In D&D's basic D20 system, you roll one d20 and add in some modifiers, then compare the result to a target number. Each modifier effectively adds or removes a 5% chance of success with the roll.

One of the problems I've found is that the game handles large gaps in modifiers poorly: if one player has a +10 to hit and another has a +2 to hit, things become unplayable. I thought to myself: "It would be good if modifiers did less."

I considered the possibility of replacing the d20 roll with pools of dice (eg 4d6) and realized this would make the problem even worse. Because dice pools have a bell-shaped curve, moving from the middle to the sides by even one value can have very big effects, more than D&D's 5%.

But if the curve was the opposite way around, if it were bowl-shaped, with the odds of getting extreme results were higher than the odds of getting middle results, then players with modifiers and difficulty numbers around the middle of the curve would experience very little effect from a few points of modifier in either direction. At the same time, each modifier would be even more valuable: the +1 going from a +8 to a +9 is worth more than the +1 going from +7 to +8.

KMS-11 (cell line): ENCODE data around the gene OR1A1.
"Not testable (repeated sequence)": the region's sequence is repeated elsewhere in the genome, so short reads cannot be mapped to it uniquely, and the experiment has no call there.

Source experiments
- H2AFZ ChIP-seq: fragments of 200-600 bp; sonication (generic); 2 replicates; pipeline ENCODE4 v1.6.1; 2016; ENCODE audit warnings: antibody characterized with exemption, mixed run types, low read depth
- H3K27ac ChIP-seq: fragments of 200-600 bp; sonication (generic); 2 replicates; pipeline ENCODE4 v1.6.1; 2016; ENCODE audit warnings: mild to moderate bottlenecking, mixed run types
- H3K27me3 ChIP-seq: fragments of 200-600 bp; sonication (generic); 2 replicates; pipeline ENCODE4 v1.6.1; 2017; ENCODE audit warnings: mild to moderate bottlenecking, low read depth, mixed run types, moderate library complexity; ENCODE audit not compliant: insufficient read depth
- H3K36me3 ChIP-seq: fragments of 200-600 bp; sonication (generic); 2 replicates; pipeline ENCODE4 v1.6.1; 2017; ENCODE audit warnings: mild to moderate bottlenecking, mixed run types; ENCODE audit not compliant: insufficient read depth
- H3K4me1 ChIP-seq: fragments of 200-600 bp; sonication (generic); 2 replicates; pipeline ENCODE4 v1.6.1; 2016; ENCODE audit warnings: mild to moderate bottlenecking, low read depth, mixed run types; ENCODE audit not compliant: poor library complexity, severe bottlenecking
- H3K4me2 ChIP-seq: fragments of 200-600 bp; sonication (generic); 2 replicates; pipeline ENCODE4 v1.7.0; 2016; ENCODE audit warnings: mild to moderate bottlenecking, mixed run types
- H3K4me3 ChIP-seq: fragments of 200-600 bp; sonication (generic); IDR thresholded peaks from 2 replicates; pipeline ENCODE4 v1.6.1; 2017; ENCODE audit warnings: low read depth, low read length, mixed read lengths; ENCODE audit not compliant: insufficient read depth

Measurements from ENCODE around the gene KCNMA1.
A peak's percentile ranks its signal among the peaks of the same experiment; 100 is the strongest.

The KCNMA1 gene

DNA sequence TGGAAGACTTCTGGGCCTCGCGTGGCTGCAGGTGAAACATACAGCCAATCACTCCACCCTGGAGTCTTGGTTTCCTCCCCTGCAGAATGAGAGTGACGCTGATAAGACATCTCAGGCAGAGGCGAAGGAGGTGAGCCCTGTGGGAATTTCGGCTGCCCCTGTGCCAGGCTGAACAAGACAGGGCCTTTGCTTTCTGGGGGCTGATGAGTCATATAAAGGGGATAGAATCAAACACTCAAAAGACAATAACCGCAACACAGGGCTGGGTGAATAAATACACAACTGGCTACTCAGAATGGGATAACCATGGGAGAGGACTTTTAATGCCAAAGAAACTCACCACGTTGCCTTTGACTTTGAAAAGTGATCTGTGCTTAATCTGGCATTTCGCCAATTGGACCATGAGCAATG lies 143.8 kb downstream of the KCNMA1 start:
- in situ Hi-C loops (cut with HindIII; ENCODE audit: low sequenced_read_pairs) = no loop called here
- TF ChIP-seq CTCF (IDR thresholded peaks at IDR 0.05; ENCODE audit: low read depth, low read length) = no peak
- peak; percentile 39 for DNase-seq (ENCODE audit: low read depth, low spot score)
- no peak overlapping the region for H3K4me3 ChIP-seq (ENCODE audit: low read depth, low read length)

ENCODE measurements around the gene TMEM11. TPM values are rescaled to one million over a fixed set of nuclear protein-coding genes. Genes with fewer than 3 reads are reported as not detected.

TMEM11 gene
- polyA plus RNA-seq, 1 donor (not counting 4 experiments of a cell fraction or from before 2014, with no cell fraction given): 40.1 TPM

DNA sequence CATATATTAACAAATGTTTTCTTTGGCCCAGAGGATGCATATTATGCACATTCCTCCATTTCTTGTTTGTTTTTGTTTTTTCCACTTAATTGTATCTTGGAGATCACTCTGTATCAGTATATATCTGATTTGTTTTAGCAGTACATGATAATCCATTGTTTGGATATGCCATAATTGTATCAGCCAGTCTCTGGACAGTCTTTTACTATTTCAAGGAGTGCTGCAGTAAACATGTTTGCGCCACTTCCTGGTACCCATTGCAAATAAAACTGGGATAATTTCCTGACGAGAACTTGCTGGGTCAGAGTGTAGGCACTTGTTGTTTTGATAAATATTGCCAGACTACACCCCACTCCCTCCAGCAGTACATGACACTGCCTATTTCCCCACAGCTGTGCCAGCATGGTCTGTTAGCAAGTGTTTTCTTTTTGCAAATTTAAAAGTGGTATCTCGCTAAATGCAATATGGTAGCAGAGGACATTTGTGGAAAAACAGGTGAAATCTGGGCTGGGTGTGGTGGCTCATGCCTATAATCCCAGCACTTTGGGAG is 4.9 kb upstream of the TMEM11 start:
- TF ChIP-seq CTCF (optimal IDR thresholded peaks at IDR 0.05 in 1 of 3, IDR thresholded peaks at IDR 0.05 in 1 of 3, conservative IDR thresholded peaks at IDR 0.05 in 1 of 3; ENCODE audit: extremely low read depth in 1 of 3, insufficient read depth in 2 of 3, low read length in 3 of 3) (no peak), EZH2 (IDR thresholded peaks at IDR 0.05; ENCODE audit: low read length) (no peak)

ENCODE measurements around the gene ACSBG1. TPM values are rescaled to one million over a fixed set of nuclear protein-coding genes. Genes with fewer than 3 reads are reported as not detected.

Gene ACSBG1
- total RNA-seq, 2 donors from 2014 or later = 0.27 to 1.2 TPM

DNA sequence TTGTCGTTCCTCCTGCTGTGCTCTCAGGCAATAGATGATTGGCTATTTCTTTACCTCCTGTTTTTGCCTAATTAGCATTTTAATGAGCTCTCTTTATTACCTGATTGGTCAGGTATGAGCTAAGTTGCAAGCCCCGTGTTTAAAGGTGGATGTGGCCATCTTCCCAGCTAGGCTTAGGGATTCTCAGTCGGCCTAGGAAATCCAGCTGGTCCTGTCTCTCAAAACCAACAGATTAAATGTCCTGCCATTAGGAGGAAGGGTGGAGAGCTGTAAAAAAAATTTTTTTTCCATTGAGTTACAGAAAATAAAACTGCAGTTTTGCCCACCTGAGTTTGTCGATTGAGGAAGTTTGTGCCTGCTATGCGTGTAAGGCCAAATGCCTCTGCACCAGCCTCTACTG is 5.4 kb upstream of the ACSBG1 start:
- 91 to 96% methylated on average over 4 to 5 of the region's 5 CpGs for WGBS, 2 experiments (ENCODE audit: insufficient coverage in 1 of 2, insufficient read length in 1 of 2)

I like the idea of that kind of bowl-shaped curve, but is it even possible to generate using dice? Is there any other way to get a similar system, where small to mid-sized variances in modifiers are smoothed away but bigger variances become very meaningful?

## Best Answer

There sure is!

With a pool of 4d20 I get the following results in Excel (using a total sampling of 10,000 rolls):

So roughly a 20% chance of critical success or critical fail, and a 4% combined chance of a 10 or 11.

Credit goes to sage for suggesting the even/odd roll instead of a coin.

And now some graphs, because everyone likes graphs, right?

Although technically this is bar-graph land, I included a line graph as well as I thought it made it easier to see in light of the number of bars that were being dealt with. I also increased the sampling to some 100,000 dice.